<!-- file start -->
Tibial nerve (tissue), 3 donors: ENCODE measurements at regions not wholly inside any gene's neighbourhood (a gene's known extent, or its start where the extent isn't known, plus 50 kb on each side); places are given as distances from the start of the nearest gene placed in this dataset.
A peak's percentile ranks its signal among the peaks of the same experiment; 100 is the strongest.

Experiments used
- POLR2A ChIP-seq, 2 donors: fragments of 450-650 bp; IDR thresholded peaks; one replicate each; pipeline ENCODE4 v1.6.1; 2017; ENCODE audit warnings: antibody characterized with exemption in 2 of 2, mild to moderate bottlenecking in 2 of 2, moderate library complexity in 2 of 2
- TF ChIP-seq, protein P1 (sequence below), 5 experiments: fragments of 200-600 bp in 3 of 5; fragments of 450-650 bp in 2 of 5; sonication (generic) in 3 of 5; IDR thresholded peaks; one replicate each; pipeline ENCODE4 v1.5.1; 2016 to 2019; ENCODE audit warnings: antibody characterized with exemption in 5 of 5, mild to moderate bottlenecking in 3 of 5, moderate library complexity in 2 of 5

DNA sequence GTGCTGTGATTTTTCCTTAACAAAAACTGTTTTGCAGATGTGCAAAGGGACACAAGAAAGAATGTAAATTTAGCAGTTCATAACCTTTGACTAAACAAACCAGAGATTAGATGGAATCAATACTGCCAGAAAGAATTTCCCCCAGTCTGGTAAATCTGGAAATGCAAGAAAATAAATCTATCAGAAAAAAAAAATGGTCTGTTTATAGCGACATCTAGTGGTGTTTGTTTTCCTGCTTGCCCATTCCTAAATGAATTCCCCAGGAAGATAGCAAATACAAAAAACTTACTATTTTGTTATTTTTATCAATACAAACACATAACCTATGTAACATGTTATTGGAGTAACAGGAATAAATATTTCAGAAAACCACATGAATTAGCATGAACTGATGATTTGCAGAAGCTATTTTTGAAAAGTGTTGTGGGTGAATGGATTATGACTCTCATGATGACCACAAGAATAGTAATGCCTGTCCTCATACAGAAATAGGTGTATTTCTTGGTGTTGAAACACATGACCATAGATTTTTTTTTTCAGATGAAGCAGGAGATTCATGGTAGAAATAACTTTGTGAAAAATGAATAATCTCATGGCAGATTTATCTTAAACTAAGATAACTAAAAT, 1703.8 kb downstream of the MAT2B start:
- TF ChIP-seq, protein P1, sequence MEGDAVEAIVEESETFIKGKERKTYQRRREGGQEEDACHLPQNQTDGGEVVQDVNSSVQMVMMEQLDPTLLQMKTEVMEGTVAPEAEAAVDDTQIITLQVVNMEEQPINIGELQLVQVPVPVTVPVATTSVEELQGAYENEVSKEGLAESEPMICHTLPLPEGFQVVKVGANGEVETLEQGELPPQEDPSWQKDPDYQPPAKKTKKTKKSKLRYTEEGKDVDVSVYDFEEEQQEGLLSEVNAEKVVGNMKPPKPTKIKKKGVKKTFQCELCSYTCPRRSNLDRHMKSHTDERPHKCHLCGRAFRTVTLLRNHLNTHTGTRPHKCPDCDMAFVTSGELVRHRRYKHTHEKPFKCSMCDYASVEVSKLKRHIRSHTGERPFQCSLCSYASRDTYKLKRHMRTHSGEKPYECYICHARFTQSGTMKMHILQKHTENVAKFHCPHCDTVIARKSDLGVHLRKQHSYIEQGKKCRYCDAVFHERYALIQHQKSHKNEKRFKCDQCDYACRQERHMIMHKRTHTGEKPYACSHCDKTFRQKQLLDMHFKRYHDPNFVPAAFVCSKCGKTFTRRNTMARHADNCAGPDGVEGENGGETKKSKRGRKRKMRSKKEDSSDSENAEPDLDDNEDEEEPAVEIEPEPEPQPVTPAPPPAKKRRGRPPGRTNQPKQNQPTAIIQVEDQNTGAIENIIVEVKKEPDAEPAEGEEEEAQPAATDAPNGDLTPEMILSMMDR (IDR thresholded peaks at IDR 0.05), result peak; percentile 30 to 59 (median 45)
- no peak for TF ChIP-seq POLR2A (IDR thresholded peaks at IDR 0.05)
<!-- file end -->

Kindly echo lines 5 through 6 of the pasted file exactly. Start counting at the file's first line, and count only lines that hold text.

- TF ChIP-seq, protein P1 (sequence below), 5 experiments: fragments of 200-600 bp in 3 of 5; fragments of 450-650 bp in 2 of 5; sonication (generic) in 3 of 5; IDR thresholded peaks; one replicate each; pipeline ENCODE4 v1.5.1; 2016 to 2019; ENCODE audit warnings: antibody characterized with exemption in 5 of 5, mild to moderate bottlenecking in 3 of 5, moderate library complexity in 2 of 5

DNA sequence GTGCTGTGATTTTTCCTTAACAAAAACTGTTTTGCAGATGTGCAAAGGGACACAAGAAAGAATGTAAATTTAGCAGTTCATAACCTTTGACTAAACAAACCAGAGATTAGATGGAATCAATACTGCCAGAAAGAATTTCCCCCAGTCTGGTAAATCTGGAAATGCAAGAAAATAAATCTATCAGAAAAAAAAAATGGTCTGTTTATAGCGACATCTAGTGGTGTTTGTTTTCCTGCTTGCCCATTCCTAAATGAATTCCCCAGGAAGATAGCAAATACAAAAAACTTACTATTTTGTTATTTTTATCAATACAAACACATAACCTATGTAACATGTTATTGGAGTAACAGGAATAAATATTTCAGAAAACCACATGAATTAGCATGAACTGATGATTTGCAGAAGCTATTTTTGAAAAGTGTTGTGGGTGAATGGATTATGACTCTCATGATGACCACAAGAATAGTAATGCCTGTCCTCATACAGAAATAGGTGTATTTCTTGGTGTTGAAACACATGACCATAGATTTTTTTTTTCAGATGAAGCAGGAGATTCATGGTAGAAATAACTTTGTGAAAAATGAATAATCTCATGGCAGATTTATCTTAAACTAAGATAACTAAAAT, 1703.8 kb downstream of the MAT2B start: